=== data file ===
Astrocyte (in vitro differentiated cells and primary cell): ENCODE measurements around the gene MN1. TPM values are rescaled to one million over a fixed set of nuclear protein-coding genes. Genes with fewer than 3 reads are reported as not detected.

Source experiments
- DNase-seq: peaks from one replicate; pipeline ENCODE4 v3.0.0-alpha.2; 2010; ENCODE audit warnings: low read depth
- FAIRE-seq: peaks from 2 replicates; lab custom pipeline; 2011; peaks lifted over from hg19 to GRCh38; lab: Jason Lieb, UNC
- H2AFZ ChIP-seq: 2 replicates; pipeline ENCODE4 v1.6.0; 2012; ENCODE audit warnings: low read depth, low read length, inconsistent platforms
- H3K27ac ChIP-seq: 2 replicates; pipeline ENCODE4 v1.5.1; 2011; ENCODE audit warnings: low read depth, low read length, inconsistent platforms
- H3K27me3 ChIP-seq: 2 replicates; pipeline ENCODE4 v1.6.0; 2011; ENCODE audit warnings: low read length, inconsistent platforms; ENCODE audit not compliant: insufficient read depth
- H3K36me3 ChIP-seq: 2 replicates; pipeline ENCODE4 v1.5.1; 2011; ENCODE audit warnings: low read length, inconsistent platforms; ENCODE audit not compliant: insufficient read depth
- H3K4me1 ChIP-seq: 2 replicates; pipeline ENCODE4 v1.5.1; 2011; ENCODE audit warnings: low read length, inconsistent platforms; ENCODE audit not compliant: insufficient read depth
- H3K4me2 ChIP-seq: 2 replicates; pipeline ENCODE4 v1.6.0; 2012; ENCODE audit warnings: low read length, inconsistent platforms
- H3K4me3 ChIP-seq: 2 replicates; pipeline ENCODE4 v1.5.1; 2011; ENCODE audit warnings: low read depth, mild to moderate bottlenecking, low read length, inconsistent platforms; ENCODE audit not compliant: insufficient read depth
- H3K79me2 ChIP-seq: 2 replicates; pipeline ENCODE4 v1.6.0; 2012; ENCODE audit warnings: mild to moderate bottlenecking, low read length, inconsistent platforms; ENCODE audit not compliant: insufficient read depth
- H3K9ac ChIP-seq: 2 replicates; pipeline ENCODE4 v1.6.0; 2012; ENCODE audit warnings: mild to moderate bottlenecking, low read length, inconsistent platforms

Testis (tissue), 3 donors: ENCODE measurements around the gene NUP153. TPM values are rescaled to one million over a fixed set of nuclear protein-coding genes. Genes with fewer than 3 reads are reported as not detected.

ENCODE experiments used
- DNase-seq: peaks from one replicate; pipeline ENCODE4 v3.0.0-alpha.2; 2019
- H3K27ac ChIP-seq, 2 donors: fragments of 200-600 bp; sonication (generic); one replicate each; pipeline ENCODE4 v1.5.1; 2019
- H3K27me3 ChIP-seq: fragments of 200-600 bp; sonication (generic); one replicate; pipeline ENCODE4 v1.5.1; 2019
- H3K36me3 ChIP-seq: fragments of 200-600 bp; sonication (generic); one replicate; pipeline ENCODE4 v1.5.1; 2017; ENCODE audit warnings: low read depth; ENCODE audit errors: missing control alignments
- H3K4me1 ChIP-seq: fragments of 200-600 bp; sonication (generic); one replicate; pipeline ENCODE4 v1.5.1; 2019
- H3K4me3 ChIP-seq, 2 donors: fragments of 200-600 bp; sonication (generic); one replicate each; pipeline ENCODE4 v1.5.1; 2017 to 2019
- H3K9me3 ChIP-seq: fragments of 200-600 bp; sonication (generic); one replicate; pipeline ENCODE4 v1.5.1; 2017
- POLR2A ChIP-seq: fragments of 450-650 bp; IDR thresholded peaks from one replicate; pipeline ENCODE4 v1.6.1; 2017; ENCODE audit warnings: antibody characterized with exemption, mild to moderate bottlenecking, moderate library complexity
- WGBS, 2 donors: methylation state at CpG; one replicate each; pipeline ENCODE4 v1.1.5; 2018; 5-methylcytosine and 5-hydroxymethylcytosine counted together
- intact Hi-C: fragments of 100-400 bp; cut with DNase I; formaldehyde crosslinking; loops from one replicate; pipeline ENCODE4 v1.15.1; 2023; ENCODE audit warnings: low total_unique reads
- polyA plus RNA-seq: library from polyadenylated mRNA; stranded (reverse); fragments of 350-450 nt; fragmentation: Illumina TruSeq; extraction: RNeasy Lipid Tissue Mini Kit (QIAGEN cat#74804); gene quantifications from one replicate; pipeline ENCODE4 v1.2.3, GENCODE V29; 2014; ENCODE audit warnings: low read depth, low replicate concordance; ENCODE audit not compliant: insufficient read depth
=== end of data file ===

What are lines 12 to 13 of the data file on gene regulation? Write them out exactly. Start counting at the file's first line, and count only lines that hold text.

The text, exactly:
- H3K79me2 ChIP-seq: 2 replicates; pipeline ENCODE4 v1.6.0; 2012; ENCODE audit warnings: mild to moderate bottlenecking, low read length, inconsistent platforms; ENCODE audit not compliant: insufficient read depth
- H3K9ac ChIP-seq: 2 replicates; pipeline ENCODE4 v1.6.0; 2012; ENCODE audit warnings: mild to moderate bottlenecking, low read length, inconsistent platforms